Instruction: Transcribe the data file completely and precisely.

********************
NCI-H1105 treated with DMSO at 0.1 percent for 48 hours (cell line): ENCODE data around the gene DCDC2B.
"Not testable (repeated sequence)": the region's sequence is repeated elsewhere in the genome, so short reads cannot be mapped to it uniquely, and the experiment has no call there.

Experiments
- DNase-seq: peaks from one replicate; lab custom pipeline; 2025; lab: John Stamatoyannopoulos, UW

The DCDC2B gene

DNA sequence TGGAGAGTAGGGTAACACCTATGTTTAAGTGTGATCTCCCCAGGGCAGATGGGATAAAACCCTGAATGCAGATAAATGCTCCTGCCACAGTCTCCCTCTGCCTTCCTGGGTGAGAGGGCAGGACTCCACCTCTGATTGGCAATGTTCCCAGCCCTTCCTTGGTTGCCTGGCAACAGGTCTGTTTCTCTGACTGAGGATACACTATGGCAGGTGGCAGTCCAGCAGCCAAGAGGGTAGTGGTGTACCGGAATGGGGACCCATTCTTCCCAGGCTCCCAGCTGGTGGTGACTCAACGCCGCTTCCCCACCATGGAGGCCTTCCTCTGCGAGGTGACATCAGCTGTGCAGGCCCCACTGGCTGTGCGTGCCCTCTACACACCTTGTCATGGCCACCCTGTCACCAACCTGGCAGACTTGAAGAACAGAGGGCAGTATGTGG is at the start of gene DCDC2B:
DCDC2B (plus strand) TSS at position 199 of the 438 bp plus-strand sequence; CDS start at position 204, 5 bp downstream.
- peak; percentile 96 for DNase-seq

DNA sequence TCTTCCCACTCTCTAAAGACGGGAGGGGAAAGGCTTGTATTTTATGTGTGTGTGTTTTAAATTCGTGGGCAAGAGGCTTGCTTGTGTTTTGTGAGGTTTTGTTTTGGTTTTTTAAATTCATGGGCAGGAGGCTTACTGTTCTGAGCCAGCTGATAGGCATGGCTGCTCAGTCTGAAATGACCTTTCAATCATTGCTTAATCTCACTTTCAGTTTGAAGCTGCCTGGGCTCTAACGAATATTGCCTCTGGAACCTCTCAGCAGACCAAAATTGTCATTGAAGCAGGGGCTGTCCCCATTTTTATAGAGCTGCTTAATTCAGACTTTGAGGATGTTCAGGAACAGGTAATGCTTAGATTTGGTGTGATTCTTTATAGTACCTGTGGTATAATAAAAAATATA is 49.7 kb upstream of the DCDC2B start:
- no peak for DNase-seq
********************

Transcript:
NCI-H1105 treated with DMSO at 0.1 percent for 48 hours (cell line): ENCODE data around the gene DCDC2B.
"Not testable (repeated sequence)": the region's sequence is repeated elsewhere in the genome, so short reads cannot be mapped to it uniquely, and the experiment has no call there.

Experiments
- DNase-seq: peaks from one replicate; lab custom pipeline; 2025; lab: John Stamatoyannopoulos, UW

The DCDC2B gene

DNA sequence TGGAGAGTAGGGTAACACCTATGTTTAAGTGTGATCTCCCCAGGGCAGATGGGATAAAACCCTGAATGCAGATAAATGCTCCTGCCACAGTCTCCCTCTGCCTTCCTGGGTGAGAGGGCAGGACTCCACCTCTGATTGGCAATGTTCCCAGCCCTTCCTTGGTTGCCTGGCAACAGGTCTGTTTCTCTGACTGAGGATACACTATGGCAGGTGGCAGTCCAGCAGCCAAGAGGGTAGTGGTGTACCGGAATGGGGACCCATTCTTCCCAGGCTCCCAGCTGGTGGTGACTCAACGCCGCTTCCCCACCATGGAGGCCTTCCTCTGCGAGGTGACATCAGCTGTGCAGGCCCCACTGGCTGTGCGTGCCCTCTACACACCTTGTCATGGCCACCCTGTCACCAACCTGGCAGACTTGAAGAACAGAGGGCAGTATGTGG is at the start of gene DCDC2B:
DCDC2B (plus strand) TSS at position 199 of the 438 bp plus-strand sequence; CDS start at position 204, 5 bp downstream.
- peak; percentile 96 for DNase-seq

DNA sequence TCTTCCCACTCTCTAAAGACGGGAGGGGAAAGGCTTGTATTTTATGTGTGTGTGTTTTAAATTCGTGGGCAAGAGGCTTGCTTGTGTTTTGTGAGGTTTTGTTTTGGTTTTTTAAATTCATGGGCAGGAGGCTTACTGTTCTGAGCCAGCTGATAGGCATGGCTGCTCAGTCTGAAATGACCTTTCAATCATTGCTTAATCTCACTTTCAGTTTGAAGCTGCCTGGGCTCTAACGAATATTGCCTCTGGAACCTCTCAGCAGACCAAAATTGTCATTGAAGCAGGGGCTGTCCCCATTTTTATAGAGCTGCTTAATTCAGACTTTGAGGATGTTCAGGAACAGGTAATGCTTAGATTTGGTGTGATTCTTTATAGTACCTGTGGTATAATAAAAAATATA is 49.7 kb upstream of the DCDC2B start:
- no peak for DNase-seq